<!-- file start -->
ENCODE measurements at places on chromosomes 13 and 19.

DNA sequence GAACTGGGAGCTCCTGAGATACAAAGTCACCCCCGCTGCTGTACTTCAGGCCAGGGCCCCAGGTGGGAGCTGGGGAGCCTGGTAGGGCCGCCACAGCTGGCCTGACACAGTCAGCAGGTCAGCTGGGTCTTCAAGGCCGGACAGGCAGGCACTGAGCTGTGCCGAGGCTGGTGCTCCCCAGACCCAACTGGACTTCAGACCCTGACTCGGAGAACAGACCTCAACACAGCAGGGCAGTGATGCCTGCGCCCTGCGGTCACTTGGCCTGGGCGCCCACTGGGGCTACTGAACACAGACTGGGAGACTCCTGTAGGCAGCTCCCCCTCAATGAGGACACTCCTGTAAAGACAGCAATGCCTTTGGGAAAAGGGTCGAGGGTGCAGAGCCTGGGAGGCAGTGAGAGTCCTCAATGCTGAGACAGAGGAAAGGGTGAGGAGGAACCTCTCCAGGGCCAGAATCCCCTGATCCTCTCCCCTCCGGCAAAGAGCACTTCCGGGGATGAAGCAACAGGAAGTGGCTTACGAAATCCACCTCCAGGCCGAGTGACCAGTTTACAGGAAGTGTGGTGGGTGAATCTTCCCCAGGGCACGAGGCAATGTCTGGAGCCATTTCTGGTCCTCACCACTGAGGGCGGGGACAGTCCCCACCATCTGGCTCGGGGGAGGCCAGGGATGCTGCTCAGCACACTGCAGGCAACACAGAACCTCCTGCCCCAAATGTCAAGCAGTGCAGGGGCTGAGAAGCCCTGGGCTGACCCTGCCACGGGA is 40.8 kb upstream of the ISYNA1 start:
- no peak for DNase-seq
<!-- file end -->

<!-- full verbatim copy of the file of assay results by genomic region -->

ENCODE measurements at places on chromosomes 13 and 19.

DNA sequence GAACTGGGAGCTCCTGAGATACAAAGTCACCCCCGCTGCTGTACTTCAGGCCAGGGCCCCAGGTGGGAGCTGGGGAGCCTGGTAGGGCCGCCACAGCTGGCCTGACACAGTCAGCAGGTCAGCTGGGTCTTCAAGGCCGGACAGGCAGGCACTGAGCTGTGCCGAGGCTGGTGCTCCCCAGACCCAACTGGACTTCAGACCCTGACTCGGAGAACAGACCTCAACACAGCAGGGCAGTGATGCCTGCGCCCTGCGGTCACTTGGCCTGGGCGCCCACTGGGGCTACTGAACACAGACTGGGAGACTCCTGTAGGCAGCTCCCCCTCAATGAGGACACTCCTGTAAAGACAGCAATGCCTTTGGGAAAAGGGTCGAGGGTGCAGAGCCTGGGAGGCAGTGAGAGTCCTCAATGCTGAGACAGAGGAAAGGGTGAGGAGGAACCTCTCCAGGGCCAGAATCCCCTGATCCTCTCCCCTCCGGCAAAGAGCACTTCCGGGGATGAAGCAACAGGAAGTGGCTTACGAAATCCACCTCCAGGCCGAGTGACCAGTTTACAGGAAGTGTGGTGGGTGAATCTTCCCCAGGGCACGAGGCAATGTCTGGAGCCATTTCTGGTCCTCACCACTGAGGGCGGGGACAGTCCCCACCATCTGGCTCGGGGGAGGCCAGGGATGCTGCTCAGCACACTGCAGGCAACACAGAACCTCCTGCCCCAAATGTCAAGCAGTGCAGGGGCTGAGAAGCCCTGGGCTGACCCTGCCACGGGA is 40.8 kb upstream of the ISYNA1 start:
- no peak for DNase-seq